The purpose of this paper is to investigate trends in the dimensions of low, medium, and high knowledge management (KM) capability of business process outsourcing (BPO) firms. It also explores the trends in BPO performance with different levels of KM capabilities of BPO firms. Moreover, the study determines how firm characteristics, such as size, age, industry, and outsourcing age, affect KM capability.
A survey was employed to collect data on managers from 605 firms. K-means cluster analysis was performed on the aggregate measures of the four KM capability dimensions and BPO performance to reveal trends. Subsequently, MANOVA was used to evaluate the effects of four firm characteristics on KM capability, and individual ANOVA tests were performed to examine the specific differences among the four dimensions.
Among the four dimensions of KM capability, knowledge application is the most significant. Knowledge protection is the second highest in terms of expressing the profile for low KM capability firms, but the lowest among the four dimensions of KM capability for medium and high KM capability firms. Each dimension of KM capability affects BPO performance positively. Firm size, age, industry, and outsourcing age differentially affect the dimensions of KM capability.
This study presents a theoretical model of firm characteristics, KM capability, and BPO performance. Through the model, ideas are offered: firms with high KM capability significantly differ from those with low and medium KM capabilities; different firms exhibit different KM capabilities; developing knowledge application capability should be the priority in managing BPO; and improving KM capability is an effective means to enhance BPO performance.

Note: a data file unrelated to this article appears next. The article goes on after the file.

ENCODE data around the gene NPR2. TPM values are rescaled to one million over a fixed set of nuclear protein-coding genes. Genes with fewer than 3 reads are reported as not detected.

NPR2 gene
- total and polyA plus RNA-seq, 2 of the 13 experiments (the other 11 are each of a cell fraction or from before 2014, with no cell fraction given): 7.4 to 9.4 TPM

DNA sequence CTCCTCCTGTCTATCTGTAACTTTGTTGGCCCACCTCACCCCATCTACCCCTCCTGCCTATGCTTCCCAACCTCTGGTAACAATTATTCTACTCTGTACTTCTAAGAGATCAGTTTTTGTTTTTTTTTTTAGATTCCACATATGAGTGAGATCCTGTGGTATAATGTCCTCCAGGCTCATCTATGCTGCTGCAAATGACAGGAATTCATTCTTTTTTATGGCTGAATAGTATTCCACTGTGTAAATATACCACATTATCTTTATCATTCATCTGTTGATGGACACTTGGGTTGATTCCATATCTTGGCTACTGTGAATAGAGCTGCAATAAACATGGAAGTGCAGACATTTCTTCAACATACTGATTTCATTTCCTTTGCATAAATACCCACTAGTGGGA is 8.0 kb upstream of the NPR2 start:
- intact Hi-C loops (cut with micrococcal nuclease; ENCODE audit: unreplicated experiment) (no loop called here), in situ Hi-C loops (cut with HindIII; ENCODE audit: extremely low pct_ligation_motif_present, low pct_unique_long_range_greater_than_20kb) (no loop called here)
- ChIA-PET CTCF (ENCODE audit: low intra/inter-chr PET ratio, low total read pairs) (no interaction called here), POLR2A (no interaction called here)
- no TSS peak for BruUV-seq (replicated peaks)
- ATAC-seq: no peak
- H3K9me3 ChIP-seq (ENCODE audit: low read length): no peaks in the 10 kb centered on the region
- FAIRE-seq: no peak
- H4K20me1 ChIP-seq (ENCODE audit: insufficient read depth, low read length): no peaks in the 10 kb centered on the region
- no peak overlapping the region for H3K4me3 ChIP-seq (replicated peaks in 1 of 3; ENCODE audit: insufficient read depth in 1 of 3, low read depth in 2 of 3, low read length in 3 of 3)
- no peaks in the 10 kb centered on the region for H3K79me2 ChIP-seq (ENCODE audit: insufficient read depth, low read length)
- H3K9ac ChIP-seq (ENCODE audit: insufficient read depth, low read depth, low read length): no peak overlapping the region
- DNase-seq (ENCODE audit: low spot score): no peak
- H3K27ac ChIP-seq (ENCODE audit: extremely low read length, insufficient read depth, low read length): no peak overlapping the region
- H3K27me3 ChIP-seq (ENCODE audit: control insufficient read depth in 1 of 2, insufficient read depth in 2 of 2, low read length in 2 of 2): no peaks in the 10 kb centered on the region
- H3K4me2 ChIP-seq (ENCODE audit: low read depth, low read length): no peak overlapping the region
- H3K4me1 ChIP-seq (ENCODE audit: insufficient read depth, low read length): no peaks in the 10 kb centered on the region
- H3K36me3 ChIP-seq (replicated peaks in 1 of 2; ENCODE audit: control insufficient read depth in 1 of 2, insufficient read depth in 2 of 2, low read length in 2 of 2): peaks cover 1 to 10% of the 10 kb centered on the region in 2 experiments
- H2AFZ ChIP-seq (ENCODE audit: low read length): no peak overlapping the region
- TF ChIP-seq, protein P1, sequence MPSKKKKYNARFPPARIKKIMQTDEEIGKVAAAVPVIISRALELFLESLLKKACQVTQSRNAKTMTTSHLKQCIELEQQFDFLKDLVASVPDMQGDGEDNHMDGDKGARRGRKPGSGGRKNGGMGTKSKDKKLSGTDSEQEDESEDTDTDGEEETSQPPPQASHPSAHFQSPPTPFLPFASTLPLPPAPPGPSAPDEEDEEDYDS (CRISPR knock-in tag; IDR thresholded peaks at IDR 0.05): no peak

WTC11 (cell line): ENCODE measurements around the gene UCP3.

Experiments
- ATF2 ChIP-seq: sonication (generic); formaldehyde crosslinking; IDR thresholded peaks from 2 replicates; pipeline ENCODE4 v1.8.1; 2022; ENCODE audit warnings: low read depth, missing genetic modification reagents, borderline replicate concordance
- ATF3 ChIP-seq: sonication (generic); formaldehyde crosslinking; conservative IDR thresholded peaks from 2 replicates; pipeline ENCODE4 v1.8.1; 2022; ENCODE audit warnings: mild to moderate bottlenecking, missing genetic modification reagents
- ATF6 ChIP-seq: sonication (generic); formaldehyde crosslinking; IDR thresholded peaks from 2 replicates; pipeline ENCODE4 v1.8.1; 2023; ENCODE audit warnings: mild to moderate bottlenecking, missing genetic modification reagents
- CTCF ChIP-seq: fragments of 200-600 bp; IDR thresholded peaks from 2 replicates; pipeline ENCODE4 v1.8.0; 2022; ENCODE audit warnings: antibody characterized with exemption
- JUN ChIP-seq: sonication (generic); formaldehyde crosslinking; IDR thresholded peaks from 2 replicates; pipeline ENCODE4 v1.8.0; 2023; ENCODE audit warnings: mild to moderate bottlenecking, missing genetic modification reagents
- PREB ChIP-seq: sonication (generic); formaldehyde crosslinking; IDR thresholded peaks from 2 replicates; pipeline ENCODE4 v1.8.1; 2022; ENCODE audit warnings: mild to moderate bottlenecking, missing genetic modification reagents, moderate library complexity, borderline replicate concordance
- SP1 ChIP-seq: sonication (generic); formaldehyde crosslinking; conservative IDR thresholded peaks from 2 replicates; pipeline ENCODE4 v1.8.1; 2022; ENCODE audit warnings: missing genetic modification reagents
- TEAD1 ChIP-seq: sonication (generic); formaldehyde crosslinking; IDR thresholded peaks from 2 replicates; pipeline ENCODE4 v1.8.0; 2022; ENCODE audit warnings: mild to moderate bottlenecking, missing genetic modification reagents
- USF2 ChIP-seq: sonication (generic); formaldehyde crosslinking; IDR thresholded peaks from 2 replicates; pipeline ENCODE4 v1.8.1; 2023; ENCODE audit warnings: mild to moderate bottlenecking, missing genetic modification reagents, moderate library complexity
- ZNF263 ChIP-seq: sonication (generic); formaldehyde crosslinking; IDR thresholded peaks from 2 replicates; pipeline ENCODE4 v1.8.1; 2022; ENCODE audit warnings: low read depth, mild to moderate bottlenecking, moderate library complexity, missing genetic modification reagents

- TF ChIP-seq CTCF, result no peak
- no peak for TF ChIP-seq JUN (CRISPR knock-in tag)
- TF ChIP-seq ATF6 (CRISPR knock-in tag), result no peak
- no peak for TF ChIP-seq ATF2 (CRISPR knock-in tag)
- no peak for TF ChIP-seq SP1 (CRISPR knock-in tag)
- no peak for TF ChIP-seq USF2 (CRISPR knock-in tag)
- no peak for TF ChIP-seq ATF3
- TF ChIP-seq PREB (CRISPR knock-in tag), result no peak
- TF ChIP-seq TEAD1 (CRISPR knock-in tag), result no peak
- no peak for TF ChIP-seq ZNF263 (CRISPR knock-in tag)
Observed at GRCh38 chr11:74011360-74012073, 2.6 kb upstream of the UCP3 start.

This work was supported by grants from the National Natural Science Foundation of China (Nos 71101060, 71471141, and 71201063). Shan Liu appreciates Zhaohua Deng to work as the corresponding author.
Liu, S. and Deng, Z. (2015), "Understanding knowledge management capability in business process outsourcing: A cluster analysis", Management Decision, Vol. 53 No. 1, pp. 124-138. https://doi.org/10.1108/MD-04-2014-0197Download as .RIS
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